I know a few people have mentioned their partner's inability to take criticism. My husband is the first person who I ever actually saw embody the phrase "and his face fell." What caused it? His mom was talking to him. He came in to show her something. I think it was something funny he found about his socks or something weird. Utterly not of consequence. He told her not to interrupt because she was in the middle of talking to me. She'd be done in a second and then he could talk.
Then, face fell. And he mutterd, "Never mind." And walked away. I had to actually call him back and remind him she hadn't said no. Just "wait a second."
This is such an exhausting thing, isn't it? I get part of the reason they're so sensitive to criticism -- they've spent their lives being criticized. So when those they care about most do it, it's sort of "Not you too!" and a huge betrayal. But, as I keep telling Tim, it results in a form of emotional blackmail. I can't be unhappy with an aspect of our life together or I have to first prop him up emotionally just so we can talk about it.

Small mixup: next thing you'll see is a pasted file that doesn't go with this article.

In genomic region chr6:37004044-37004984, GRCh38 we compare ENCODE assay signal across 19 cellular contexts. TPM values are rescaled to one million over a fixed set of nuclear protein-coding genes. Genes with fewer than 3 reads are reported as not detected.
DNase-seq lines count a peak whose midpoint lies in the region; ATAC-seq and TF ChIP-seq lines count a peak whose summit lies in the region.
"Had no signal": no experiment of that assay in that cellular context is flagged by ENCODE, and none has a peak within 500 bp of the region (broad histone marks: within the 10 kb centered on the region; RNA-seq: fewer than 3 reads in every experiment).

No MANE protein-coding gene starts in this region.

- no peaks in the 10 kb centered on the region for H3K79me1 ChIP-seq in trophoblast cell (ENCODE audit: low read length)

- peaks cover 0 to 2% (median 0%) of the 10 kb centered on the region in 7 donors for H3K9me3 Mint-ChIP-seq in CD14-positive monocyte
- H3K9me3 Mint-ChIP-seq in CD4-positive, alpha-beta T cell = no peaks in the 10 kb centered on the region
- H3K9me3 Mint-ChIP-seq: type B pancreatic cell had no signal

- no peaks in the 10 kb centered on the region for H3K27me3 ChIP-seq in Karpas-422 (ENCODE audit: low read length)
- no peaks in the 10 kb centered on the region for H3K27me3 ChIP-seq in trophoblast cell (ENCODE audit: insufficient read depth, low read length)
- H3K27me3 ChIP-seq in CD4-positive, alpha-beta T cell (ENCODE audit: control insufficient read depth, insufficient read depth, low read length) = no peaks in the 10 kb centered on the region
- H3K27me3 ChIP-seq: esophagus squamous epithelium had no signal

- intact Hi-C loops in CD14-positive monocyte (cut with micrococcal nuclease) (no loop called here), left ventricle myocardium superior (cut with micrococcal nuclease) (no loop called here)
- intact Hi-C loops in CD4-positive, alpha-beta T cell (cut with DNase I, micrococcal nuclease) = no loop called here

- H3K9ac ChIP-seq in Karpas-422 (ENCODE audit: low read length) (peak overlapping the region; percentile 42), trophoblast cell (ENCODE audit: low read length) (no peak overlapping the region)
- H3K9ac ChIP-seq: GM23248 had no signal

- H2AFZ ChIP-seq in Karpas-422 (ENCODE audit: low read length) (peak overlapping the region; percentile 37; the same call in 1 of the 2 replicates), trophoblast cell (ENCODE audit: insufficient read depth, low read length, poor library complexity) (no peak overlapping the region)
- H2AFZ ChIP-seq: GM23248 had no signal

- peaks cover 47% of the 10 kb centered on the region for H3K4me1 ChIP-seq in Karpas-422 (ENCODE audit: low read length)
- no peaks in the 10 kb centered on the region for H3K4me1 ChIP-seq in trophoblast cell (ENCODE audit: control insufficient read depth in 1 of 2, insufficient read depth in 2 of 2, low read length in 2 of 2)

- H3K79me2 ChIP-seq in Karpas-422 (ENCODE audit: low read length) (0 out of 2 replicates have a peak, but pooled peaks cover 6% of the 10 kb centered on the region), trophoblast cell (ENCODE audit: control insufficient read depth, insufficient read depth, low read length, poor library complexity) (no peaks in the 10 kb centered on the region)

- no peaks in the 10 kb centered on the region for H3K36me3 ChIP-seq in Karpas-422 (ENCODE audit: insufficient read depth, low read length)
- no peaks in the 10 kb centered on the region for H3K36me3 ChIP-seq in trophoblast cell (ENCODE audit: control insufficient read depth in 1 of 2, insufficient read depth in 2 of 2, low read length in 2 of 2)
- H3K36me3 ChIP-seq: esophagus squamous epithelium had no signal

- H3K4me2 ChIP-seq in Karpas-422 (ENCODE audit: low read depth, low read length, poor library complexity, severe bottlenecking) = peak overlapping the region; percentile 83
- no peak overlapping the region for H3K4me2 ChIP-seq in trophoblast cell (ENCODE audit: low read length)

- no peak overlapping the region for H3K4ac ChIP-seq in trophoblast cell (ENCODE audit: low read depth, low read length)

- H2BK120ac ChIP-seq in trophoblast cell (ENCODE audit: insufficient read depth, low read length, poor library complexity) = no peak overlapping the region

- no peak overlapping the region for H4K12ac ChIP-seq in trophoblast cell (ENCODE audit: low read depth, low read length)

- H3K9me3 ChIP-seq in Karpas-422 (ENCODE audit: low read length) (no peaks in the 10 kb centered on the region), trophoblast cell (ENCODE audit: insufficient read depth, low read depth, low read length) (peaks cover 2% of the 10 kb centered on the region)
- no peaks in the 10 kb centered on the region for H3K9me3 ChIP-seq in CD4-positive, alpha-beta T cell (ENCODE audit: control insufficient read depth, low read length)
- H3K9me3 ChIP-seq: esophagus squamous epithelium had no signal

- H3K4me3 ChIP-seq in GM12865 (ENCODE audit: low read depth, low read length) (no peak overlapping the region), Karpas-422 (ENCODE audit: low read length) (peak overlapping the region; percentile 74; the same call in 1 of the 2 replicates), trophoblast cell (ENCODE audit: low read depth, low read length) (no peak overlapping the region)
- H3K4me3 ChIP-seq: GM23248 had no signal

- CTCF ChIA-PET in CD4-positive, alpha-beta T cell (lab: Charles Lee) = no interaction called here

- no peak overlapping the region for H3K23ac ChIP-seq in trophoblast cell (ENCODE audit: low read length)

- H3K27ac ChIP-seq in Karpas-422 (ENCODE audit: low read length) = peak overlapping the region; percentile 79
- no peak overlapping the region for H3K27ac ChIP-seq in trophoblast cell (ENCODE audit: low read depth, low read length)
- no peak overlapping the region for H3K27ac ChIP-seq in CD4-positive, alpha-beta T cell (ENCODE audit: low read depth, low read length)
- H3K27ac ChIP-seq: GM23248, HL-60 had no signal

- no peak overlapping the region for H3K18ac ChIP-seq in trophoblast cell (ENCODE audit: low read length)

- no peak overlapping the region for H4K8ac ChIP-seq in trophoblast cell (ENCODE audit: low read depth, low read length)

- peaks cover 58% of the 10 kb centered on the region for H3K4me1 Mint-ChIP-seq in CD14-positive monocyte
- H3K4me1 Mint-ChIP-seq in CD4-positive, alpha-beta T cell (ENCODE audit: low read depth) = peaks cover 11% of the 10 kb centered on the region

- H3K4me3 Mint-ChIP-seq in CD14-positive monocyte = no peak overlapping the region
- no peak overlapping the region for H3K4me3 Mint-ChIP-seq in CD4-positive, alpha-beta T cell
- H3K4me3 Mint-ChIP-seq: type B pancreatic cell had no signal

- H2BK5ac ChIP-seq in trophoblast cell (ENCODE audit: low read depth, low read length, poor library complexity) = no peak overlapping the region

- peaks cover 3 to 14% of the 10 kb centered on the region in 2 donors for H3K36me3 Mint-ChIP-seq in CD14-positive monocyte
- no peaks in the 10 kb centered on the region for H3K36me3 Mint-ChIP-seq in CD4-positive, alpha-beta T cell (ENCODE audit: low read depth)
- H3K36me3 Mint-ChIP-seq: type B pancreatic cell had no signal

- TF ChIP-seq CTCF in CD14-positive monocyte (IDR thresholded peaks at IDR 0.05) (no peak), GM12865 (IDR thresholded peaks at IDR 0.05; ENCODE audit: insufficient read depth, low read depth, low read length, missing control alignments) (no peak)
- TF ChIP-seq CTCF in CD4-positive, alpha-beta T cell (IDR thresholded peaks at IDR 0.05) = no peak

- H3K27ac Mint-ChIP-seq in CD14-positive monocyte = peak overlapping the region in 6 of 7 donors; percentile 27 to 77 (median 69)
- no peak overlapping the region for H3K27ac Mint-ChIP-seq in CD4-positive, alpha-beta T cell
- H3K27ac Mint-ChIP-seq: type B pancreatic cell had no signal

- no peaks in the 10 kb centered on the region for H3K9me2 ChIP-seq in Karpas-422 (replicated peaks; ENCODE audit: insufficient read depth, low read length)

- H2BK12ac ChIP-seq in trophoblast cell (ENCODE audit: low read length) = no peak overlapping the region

And how much fun is it when you're trying to find a compromise and the partner just does the complete surrender thing? Then I have to stop, tell him to knock it off and that I'm not looking for absolute agreement. I just want to find some middle ground.
One way we've dealt with this is to sandwich something negative between two compliments. This was very hard for me to do. I grew up in a family where only negative was dwelt on. Positive was more or less expected of you. So I felt really annoyed that I had to essentially butter him up just to get him to see something that was wrong.
Over time, that sort of faded out. I'm not really sure why. I guess it's something I can try to start again. But lately my approach has been to just take responsibility and take pressure off. Not in the sense that I take the blame. But that I acknowledge my role in things while asking him to work on them too. Not fix them, work on them. The other day, he ran my bras through the dryer. So I told him that it wasn't a big deal this time, and it was partially my fault for forgetting to remind him that I want these new bras to line dry. But it was something I hoped he'd try to remember in the future. He still got sad and apologized quietly. And I had to rush to assure him that it wasn't a huge deal this time. (Though I just found out that the one of the underwires has now fallen out of one of the bras. so it sort of is. But I didn't remind him so...)
Anyone have any other solutions to this recurring problem? I can't bear to see him look so miserable and self-effacing. But I can't keep it all bottled up, either. Then it explodes in a flood of recrimination for things he can't undo in the far past (for him it's far anyway). That doesn't help either of us.